When your senior parent is diagnosed with Alzheimer’s, it’s shocking. It may take some time for both of you to process the diagnosis and start to plan for the future. But one of the first things that you should do after your senior parent is diagnosed with Alzheimer’s is start Alzheimer’s care at home. Even if your senior parent’s symptoms are very mild, starting Alzheimer’s care right away can have big benefits for them. Some of the reasons why seniors who are diagnosed with Alzheimer’s should start Alzheimer’s care immediately are:
By starting Alzheimer’s care right away your senior parent will start to form a bond with their care provider. That bond can help your senior parent recognize the caregiver later on when the symptoms start to become severe. Your senior parent may not remember who the caregiver is in the future, but they will know that they know that person and trust them.
Support for Daily Living Activities
Alzheimer’s often impacts an individual’s ability to perform daily living activities such as dressing, bathing, and meal preparation even in the early stages. Starting Alzheimer’s care at home right away means that your senior parent will have someone with them who can provide the support they need as their capabilities change.
Cognitive Stimulation Through Activities
A trained caregiver can help your senior parent hang onto their cognitive skills for as long as possible. By encouraging your senior parent to engage in structured programs and activities designed to stimulate cognitive function a care provider can help your senior parent maintain their cognitive, spatial, and living skills. Caregivers can do puzzles, play word games, play music, and encourage your senior parent to do all kinds of activities that are good for their brains and their spirits.
Emotional and Psychological Support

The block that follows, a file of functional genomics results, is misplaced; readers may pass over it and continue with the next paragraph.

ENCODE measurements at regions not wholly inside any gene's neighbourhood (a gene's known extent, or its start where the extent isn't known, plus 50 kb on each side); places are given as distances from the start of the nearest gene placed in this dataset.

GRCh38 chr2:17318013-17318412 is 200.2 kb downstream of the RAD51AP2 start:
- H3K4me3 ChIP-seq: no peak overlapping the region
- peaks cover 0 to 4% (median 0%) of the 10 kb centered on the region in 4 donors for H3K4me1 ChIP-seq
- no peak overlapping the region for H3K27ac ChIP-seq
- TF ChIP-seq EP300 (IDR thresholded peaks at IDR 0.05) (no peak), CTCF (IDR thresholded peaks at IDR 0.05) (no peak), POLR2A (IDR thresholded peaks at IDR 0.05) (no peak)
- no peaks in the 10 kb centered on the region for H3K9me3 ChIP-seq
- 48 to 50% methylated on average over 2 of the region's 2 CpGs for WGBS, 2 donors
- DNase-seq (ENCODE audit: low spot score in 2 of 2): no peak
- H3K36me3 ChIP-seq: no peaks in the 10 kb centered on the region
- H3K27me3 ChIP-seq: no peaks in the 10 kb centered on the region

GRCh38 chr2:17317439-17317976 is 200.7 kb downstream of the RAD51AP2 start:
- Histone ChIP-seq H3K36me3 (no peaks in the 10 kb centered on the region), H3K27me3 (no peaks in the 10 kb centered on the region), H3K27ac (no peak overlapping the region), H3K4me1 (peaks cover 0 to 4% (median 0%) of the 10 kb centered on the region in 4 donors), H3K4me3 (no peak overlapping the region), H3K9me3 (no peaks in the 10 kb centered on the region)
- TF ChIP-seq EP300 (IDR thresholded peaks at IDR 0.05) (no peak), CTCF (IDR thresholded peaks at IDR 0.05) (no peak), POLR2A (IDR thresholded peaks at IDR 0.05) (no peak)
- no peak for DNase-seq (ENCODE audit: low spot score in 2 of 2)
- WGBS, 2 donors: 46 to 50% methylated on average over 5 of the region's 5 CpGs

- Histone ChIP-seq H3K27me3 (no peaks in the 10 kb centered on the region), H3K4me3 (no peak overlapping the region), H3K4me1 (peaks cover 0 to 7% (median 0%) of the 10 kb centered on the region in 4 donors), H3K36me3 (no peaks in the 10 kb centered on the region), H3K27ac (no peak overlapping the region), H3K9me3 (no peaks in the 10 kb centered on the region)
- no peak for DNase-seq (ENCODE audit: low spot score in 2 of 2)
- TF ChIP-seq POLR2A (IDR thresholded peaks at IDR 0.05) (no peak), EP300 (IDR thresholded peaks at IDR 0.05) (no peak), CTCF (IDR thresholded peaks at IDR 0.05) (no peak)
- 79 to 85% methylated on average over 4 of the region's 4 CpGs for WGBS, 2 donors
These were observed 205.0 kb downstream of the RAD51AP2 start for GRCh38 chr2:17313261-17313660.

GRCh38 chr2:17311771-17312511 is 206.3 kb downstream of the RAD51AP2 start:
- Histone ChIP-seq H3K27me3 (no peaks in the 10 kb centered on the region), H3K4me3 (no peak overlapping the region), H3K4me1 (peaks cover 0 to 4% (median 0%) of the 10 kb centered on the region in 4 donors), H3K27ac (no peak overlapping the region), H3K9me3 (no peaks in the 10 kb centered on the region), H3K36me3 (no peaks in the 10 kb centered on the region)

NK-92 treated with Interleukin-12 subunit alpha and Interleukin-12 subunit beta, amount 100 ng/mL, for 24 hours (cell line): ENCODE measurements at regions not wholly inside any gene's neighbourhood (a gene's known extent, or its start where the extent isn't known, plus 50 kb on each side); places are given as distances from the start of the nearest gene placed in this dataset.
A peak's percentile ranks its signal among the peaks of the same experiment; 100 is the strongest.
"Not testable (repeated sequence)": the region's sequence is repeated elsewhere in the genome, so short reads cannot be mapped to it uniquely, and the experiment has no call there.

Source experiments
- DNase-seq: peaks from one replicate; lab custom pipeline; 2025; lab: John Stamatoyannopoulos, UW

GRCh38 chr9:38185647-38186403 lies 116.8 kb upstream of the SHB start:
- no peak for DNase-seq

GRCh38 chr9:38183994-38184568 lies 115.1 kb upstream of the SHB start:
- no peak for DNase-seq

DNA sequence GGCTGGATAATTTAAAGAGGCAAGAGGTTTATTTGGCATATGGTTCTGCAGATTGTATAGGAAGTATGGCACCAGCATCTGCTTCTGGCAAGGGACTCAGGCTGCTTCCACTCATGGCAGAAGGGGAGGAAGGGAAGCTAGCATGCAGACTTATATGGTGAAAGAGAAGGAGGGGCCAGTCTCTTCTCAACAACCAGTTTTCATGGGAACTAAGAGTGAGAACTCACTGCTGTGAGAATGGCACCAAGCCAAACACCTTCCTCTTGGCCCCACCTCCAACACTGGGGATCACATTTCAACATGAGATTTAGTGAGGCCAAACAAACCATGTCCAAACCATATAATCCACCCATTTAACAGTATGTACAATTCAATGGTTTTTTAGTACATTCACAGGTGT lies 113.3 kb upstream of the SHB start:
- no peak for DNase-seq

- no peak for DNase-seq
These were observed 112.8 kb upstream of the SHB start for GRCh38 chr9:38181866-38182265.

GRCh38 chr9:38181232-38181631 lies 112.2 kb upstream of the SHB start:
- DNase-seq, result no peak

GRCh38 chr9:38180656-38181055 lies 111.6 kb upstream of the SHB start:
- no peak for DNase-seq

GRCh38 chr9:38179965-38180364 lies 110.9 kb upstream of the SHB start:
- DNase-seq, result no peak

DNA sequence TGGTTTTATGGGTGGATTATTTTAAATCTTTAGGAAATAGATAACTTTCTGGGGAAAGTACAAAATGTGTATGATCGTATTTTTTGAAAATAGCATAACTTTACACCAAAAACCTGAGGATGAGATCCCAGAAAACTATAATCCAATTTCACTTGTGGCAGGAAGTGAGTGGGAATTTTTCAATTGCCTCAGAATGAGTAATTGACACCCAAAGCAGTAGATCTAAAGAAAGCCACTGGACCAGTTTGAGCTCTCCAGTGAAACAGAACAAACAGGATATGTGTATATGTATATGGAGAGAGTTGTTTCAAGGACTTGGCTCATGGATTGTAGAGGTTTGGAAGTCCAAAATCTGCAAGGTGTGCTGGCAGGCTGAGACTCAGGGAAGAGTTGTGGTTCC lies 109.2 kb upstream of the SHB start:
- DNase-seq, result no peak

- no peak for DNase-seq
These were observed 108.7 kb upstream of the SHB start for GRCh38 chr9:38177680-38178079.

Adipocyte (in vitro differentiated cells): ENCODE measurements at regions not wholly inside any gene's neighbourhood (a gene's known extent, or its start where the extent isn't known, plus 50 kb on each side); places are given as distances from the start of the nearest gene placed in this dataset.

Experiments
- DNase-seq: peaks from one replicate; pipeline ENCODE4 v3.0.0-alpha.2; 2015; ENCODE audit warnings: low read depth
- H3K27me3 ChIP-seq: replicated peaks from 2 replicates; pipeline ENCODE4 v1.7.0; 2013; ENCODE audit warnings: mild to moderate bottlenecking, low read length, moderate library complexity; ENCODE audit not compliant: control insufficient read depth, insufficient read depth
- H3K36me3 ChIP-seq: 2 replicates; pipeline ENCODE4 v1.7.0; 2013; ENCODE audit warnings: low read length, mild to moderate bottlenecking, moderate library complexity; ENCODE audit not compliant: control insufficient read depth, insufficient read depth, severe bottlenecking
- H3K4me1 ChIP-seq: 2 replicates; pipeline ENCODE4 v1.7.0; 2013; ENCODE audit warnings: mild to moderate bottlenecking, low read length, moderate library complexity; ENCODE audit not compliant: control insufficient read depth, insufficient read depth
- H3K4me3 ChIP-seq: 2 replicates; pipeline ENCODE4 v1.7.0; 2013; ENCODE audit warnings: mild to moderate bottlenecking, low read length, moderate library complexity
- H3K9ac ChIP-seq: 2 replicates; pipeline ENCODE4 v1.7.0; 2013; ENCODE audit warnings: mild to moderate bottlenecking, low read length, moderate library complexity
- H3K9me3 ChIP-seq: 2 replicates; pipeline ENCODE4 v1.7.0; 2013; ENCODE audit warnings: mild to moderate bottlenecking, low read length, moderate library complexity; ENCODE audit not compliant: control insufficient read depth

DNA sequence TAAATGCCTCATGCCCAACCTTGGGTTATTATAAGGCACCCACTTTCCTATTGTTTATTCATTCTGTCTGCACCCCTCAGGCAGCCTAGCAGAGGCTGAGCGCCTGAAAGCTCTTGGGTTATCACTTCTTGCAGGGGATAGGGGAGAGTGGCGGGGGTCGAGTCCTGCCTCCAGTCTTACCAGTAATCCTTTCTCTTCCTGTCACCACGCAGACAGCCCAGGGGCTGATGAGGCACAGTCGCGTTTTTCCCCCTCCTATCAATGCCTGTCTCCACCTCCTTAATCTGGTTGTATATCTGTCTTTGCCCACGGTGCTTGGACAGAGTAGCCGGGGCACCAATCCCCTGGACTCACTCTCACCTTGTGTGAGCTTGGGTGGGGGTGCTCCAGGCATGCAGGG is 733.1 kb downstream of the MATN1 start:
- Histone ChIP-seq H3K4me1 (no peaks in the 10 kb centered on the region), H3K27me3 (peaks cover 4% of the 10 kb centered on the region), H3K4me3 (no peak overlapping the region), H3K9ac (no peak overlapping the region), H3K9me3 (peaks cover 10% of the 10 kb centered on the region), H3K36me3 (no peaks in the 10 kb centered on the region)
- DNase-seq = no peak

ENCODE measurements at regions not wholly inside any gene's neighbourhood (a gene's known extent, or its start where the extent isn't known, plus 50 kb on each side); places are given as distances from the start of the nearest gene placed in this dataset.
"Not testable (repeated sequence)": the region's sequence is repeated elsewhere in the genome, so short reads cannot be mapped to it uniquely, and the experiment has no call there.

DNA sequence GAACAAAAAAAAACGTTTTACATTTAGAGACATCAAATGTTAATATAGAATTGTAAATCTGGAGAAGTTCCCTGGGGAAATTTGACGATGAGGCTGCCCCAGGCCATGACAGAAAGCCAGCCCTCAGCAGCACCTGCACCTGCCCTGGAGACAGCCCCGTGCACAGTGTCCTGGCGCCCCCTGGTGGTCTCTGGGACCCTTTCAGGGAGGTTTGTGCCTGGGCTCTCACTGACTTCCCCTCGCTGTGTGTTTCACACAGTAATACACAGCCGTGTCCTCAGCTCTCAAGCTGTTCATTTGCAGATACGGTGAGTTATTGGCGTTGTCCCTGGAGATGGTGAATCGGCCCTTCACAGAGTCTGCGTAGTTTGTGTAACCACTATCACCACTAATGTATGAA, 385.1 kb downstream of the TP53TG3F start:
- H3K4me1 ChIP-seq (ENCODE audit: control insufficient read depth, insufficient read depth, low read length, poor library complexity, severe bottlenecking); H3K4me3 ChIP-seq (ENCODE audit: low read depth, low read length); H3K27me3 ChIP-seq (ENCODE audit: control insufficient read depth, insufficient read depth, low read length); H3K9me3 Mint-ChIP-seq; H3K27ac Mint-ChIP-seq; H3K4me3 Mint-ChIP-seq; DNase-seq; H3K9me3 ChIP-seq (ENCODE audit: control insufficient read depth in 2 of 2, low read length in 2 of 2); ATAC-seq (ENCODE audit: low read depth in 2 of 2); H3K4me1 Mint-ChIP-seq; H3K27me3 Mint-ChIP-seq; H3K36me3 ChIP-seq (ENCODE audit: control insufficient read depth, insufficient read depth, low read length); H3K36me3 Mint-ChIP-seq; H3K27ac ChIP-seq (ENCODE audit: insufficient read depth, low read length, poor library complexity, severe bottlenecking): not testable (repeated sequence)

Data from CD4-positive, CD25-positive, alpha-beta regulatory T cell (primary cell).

A diagnosis of Alzheimer’s can be emotionally challenging for both the individual and their loved ones. Early Alzheimer’s care includes emotional and psychological support, providing seniors with coping strategies and tools to navigate the emotional aspects of the disease. With support from a caregiver trained in providing Alzheimer’s care, both you and your senior parent can work through your feelings about this life event and figure out how to move forward with positivity.
Safety At Home
Seniors who have Alzheimer’s have a higher risk of getting hurt at home. Even in the early stages seniors with Alzheimer’s may do things like leave the burner on the stove turned on, forget to turn off the sink, make the bath water too hot and burn themselves, or put themselves in danger in other ways. Having a care provider in the home all the time is the best way to protect your senior parent from danger.
Seniors with Alzheimer’s thrive on routine and consistency. Removing them from the home where all their memories are and where they are comfortable and feel secure isn’t recommended. A care giver can help your senior parent stay safe while keeping their routines intact and making it possible for them to stay in the home where they are happy.
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